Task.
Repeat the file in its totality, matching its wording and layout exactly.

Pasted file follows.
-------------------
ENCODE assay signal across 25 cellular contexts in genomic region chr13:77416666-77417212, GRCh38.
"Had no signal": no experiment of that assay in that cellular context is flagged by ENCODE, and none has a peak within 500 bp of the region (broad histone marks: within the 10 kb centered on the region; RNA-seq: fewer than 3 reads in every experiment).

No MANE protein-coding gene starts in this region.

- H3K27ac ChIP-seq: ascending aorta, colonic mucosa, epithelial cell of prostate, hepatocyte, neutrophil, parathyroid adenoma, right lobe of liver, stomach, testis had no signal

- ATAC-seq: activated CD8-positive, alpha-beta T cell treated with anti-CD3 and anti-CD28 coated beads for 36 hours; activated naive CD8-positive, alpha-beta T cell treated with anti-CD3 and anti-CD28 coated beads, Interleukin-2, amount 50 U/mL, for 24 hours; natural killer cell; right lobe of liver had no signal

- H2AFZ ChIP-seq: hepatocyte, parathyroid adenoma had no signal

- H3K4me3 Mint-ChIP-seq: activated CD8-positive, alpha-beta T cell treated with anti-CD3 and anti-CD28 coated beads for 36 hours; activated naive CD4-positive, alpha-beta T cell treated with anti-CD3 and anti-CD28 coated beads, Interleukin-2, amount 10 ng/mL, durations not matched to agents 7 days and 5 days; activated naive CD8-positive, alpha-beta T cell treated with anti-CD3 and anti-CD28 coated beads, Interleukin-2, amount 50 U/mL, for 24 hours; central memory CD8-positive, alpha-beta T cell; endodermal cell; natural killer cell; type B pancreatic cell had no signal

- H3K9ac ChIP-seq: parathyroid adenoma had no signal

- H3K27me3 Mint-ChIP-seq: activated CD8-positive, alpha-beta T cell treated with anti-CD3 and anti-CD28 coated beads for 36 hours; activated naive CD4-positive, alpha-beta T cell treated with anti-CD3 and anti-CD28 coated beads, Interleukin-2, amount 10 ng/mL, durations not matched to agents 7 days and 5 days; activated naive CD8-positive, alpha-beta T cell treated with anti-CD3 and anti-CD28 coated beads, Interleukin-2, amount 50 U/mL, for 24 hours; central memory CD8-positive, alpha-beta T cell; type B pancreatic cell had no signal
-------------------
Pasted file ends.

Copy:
ENCODE assay signal across 25 cellular contexts in genomic region chr13:77416666-77417212, GRCh38.
"Had no signal": no experiment of that assay in that cellular context is flagged by ENCODE, and none has a peak within 500 bp of the region (broad histone marks: within the 10 kb centered on the region; RNA-seq: fewer than 3 reads in every experiment).

No MANE protein-coding gene starts in this region.

- H3K27ac ChIP-seq: ascending aorta, colonic mucosa, epithelial cell of prostate, hepatocyte, neutrophil, parathyroid adenoma, right lobe of liver, stomach, testis had no signal

- ATAC-seq: activated CD8-positive, alpha-beta T cell treated with anti-CD3 and anti-CD28 coated beads for 36 hours; activated naive CD8-positive, alpha-beta T cell treated with anti-CD3 and anti-CD28 coated beads, Interleukin-2, amount 50 U/mL, for 24 hours; natural killer cell; right lobe of liver had no signal

- H2AFZ ChIP-seq: hepatocyte, parathyroid adenoma had no signal

- H3K4me3 Mint-ChIP-seq: activated CD8-positive, alpha-beta T cell treated with anti-CD3 and anti-CD28 coated beads for 36 hours; activated naive CD4-positive, alpha-beta T cell treated with anti-CD3 and anti-CD28 coated beads, Interleukin-2, amount 10 ng/mL, durations not matched to agents 7 days and 5 days; activated naive CD8-positive, alpha-beta T cell treated with anti-CD3 and anti-CD28 coated beads, Interleukin-2, amount 50 U/mL, for 24 hours; central memory CD8-positive, alpha-beta T cell; endodermal cell; natural killer cell; type B pancreatic cell had no signal

- H3K9ac ChIP-seq: parathyroid adenoma had no signal

- H3K27me3 Mint-ChIP-seq: activated CD8-positive, alpha-beta T cell treated with anti-CD3 and anti-CD28 coated beads for 36 hours; activated naive CD4-positive, alpha-beta T cell treated with anti-CD3 and anti-CD28 coated beads, Interleukin-2, amount 10 ng/mL, durations not matched to agents 7 days and 5 days; activated naive CD8-positive, alpha-beta T cell treated with anti-CD3 and anti-CD28 coated beads, Interleukin-2, amount 50 U/mL, for 24 hours; central memory CD8-positive, alpha-beta T cell; type B pancreatic cell had no signal